One of the most unfortunate business practices I’ve seen is management’s failure to consult geeks before committing to deadlines. I’ve experienced this personally (“We’re moving in two months and need all new technology! We haven’t signed any contracts or bought any hardware! Have fun!”), and have inflicted various forms of it on my geeks (“We had a flood in the server room. We have to be up and running yesterday.”). In any form, however, it’s sub-optimal at best.
Failure to consult geeks before making hard deadline commitments to clients, however, is one of the more horrifying forms of scheduling nightmares. While this obviously happens more often in software companies, any company with a geek-driven client-facing product or service has probably run into this problem.
As much as I’d like to portray geeks as the poor, unfortunate victims of this hideous management practice, I cannot. To some extent, geeks (and their direct leaders) bring this on themselves. How? Well, how many times have you had or heard this conversation:
Geek Leader: We need to do [project]. By when can you get it done?
Geek: That depends.
GL: On what?
G: Well, I’d have to investigate to find out.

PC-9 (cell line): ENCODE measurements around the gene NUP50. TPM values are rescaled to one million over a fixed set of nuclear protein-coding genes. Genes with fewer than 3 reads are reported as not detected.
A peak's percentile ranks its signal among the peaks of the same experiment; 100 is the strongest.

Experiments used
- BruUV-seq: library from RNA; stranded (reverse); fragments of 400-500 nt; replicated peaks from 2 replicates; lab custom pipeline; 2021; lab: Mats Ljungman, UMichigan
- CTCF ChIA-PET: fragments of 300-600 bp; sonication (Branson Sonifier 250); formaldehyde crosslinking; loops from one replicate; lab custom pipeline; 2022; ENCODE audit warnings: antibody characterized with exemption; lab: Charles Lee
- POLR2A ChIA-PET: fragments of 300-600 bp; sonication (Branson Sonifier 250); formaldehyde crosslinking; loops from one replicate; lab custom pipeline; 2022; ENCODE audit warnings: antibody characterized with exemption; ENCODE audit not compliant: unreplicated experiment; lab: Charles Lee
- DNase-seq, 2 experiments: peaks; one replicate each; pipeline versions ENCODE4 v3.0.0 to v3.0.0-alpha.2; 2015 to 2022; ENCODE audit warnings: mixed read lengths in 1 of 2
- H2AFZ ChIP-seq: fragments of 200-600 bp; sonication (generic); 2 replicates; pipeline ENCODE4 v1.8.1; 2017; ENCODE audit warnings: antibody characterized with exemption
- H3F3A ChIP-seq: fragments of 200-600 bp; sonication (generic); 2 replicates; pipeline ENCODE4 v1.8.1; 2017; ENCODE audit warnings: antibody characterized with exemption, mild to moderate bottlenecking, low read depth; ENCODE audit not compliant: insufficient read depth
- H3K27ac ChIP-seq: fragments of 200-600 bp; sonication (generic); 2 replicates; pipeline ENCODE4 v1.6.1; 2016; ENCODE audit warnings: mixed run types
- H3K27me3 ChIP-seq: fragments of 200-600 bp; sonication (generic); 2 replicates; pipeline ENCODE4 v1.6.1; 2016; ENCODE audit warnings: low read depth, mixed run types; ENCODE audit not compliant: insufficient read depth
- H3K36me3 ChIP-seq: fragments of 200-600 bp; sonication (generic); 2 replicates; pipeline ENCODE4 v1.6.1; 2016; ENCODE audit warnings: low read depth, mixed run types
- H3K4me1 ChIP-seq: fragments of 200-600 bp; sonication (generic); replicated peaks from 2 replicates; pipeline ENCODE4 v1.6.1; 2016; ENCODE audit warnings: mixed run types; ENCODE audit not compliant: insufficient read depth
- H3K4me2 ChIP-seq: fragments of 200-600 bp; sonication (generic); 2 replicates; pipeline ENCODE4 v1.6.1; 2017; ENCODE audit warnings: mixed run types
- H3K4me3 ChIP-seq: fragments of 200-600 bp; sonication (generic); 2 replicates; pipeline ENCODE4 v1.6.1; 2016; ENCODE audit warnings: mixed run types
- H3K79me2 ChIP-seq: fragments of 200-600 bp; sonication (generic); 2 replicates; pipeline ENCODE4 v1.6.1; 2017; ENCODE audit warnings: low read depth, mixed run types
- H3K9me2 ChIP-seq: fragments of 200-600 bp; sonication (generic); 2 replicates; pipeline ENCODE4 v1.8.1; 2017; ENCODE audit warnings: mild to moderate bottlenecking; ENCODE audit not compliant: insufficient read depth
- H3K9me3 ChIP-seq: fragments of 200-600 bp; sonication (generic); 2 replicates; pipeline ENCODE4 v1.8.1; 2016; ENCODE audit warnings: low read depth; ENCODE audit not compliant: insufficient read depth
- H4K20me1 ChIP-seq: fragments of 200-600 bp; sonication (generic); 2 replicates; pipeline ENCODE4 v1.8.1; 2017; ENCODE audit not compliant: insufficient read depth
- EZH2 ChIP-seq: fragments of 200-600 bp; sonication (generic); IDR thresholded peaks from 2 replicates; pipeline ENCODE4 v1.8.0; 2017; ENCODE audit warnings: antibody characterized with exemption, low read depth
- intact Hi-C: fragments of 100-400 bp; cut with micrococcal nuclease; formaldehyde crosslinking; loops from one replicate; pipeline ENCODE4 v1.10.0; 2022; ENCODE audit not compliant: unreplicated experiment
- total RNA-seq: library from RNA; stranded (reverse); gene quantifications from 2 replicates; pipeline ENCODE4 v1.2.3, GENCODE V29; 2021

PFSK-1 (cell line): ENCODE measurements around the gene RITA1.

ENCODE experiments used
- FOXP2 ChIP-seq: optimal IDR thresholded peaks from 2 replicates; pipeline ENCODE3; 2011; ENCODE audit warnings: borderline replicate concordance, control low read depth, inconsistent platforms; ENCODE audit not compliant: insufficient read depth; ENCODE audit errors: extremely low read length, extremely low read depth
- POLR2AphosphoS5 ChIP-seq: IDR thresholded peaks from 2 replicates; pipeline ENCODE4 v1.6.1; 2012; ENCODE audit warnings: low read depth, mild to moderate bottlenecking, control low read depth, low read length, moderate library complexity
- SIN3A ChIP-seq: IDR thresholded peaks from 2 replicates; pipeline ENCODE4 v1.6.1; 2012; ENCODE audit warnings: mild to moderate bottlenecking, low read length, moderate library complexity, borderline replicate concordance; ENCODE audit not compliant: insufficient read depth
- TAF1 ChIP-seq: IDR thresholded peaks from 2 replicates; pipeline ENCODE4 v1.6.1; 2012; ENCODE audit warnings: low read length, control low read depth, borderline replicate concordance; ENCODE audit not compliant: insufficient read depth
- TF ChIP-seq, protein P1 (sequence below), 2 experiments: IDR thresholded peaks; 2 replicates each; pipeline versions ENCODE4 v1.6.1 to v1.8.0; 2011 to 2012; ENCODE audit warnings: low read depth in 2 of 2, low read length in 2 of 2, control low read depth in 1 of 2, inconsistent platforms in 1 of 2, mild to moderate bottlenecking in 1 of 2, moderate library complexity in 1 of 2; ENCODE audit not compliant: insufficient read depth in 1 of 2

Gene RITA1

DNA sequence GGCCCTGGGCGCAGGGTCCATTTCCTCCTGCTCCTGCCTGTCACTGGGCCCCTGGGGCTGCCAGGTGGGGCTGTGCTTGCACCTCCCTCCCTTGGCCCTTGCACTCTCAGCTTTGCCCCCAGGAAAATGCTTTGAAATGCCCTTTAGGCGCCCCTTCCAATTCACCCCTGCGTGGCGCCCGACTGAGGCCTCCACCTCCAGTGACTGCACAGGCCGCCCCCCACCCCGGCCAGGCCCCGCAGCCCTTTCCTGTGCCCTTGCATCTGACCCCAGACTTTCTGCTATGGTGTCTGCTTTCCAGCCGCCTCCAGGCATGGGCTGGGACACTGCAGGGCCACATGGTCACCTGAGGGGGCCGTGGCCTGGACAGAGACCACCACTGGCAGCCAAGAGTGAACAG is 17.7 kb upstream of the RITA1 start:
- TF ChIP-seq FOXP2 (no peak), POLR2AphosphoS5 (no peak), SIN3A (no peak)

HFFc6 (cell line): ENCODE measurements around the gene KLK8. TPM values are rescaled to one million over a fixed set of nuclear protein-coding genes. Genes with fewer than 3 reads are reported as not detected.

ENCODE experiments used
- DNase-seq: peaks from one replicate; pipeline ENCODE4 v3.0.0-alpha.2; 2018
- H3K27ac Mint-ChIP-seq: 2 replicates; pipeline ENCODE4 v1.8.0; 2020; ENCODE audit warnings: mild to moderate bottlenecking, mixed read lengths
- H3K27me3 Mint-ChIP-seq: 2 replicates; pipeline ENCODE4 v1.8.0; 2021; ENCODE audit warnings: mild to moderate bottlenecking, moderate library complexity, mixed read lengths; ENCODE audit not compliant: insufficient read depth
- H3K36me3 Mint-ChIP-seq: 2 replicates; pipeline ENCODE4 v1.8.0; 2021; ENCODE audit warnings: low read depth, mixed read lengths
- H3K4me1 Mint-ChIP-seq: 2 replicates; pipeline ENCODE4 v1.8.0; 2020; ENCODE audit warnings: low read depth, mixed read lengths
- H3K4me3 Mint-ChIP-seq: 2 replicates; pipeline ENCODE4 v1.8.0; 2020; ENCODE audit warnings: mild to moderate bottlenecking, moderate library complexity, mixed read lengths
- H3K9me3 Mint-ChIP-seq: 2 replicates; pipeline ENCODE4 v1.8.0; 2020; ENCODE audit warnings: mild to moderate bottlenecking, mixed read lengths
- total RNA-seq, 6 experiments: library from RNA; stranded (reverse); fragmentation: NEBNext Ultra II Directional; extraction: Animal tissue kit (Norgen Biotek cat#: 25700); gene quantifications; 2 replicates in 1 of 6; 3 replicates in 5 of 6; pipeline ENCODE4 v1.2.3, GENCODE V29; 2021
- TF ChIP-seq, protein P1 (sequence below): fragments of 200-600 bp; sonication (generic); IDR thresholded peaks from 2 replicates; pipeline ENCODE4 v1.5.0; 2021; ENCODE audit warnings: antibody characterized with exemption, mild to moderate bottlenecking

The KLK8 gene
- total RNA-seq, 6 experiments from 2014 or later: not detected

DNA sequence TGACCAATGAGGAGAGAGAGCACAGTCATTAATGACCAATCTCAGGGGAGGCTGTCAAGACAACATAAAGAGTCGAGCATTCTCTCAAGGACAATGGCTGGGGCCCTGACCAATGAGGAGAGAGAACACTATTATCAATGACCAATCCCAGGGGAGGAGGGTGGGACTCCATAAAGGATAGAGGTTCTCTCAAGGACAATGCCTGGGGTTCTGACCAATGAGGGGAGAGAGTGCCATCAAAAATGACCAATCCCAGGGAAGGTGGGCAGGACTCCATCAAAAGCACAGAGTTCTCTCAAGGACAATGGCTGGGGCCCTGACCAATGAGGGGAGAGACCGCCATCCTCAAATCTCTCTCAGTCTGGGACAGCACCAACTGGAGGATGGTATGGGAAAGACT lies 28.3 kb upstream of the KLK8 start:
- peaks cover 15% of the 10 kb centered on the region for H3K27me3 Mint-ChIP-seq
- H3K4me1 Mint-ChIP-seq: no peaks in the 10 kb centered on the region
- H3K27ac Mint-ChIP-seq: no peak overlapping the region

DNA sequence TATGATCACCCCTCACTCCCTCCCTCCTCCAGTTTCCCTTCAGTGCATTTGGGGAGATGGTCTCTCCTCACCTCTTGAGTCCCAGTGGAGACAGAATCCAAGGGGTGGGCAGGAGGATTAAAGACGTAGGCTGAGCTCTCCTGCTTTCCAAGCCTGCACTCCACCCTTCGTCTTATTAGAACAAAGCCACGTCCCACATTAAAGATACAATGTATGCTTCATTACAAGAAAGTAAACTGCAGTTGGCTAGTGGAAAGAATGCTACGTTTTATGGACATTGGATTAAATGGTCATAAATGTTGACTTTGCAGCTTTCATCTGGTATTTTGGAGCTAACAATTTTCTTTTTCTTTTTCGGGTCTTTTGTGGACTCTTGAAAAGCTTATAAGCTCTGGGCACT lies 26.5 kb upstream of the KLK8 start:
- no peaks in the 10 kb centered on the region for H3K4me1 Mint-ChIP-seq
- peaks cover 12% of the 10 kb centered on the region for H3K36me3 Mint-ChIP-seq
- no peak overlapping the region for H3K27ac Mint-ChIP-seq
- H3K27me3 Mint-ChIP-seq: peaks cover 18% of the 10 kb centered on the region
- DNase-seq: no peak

GL: Can you give me anything? Ballpark? Something? I need to tell the client by today so that we can get the contract signed.
G: Uh, I guess it could take anywhere from three weeks to three months.
The geek has undoubtedly given the geek leader accurate responses. Unfortunately, the responses are completely useless to the geek leader. And the contract has to be signed, because the business needs the money. The geek leader will probably make something up based on previous projects and have the client sign off on it. The geek leader will then inform the geek, who will be absolutely flabbergasted at the miracle that she must pull off–doesn’t the geek leader understand ANYthing???
The very nature of geek products and services prevent accurate estimates of time. However, the geek and geek leader might have a little more luck by following these steps in trying to form a deadline:
- Compare the project with previous similar projects.
- Identify the macroscopic ways in which this project is different from said previous projects.
- Take the time for the previous projects and add or subtract time based on estimates for those differences.
- Inflate the time to allow for at least one disaster.
- Negotiate with the client from there.
Will it be perfect? Of course not. Will it lead to better estimates and fewer necessary miracles? Probably. This process can be initiated by either the geek or the geek leader. It might take a little time, but will lead to happier geeks (and clients–after all, you’ll probably blow fewer deadlines!).